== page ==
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Dynamics of economy-wide resource flow and consumption in China, South Korea, and Vietnam—a pan-regional analysis
20/09/21 08:36AM
Ta Thi Huong, and Izhar Hussain Shah. Environmental Monitoring and Assessment, 193: 585, 2021.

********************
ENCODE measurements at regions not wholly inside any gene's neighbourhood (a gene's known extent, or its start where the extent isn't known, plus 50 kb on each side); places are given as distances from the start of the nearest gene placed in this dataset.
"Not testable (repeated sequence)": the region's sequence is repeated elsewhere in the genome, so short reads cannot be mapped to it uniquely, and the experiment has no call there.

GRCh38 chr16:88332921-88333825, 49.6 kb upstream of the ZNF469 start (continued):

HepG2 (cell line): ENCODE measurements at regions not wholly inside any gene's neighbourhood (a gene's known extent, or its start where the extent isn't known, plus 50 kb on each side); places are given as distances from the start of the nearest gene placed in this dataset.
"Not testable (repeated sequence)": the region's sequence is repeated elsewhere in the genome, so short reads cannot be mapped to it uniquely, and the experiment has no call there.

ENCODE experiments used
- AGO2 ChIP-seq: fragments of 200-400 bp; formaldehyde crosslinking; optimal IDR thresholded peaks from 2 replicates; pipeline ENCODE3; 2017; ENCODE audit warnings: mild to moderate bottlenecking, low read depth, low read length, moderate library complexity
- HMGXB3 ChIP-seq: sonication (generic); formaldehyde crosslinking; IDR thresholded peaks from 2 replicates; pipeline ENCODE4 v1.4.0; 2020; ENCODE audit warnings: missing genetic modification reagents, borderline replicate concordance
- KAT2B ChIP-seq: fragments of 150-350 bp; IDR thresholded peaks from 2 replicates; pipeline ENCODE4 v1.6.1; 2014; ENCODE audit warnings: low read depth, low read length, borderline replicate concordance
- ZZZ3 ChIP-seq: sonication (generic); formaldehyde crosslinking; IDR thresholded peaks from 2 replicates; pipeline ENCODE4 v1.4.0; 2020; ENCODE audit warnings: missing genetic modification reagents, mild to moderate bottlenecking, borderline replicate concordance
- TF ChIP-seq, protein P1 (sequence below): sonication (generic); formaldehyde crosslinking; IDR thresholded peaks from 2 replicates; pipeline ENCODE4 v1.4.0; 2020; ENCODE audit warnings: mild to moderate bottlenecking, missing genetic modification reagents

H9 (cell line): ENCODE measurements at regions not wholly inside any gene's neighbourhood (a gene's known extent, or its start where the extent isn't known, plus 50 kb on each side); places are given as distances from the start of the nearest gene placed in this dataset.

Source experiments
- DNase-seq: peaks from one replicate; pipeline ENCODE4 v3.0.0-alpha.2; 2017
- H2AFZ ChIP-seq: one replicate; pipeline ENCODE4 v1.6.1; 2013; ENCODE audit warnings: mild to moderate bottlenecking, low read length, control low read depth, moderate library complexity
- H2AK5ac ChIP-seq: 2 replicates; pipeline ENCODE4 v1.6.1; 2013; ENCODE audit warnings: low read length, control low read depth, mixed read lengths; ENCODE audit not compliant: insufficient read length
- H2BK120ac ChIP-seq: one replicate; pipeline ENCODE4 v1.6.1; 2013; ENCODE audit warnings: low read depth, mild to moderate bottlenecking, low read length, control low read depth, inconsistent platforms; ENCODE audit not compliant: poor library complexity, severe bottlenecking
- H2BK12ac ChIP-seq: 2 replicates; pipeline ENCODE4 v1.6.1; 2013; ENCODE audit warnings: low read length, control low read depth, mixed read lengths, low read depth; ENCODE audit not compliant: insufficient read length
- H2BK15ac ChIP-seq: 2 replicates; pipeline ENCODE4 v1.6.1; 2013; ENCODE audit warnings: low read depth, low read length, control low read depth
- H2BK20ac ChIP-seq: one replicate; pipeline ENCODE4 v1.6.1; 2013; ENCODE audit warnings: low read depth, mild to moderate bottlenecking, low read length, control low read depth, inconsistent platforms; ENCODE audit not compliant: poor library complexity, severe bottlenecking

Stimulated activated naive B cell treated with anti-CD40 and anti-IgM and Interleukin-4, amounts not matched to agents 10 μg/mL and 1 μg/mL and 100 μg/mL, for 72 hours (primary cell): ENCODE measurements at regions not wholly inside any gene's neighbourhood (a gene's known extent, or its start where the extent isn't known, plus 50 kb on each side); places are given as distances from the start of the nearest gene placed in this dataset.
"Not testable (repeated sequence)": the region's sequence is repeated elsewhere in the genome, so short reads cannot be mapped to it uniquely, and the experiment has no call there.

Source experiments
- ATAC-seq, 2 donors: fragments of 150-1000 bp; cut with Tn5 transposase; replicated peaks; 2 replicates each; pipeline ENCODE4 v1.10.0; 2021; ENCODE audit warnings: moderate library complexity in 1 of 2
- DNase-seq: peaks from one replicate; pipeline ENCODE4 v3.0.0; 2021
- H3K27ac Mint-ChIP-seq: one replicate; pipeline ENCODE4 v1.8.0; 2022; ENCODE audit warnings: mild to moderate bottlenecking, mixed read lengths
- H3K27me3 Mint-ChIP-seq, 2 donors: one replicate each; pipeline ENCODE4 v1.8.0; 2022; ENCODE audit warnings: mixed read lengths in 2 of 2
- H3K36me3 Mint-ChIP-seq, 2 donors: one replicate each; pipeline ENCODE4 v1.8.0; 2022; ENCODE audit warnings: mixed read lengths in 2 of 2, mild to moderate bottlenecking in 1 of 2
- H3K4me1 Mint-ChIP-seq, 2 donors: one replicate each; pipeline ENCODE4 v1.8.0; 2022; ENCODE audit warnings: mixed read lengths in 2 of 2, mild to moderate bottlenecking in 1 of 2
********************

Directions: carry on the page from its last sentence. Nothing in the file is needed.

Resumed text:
Abstract: The transformation of natural resources across the economy in China, South Korea, and Vietnam has been studied to give a comparative regional perspective based on trends in resource efficiency, bilateral trade dynamics, and progress on regional economic and environmental policy. Consumption of raw materials has been decomposed into economic dynamics and dematerialization, if any, has been tested based on material flow accounting approaches. As per the results, domestic material consumption (DMC) continues to increase in China and Vietnam but has stabilized in South Korea. China and South Korea have become main net importers of raw materials while Vietnam is about to enter this phase. With relatively lower material efficiency in China and Vietnam compared to South Korea, a higher reliance on intensive production and export of raw materials has been identified. As DMC has soared in all three countries, economic affluence is seen as the main driver with marginal contribution from population growth. However, technological improvements have helped reduce material usage with South Korea and China making significant progress. As South Korea has begun to dematerialize, China and Vietnam face the strong challenge of dematerializing economic growth—a reversal that could take several years if resource productivity is not significantly improved. Factors that inhibit better resource efficiency in China and Vietnam include the production and trade of low-end items, energy, and raw materials. However, the increasing economic affluence in China and Vietnam has brought significant environmental improvements from both institutional and technological perspectives—through multiple policy actions. Moreover, as more countries import net resources, regional and global supply chain competition is expected to intensify—making resource efficiency a fundamental economic objective. The results of this study provide important lessons for emerging economies to accelerate resource productivity and reduce the physical intensity of materials for sustainable economic development.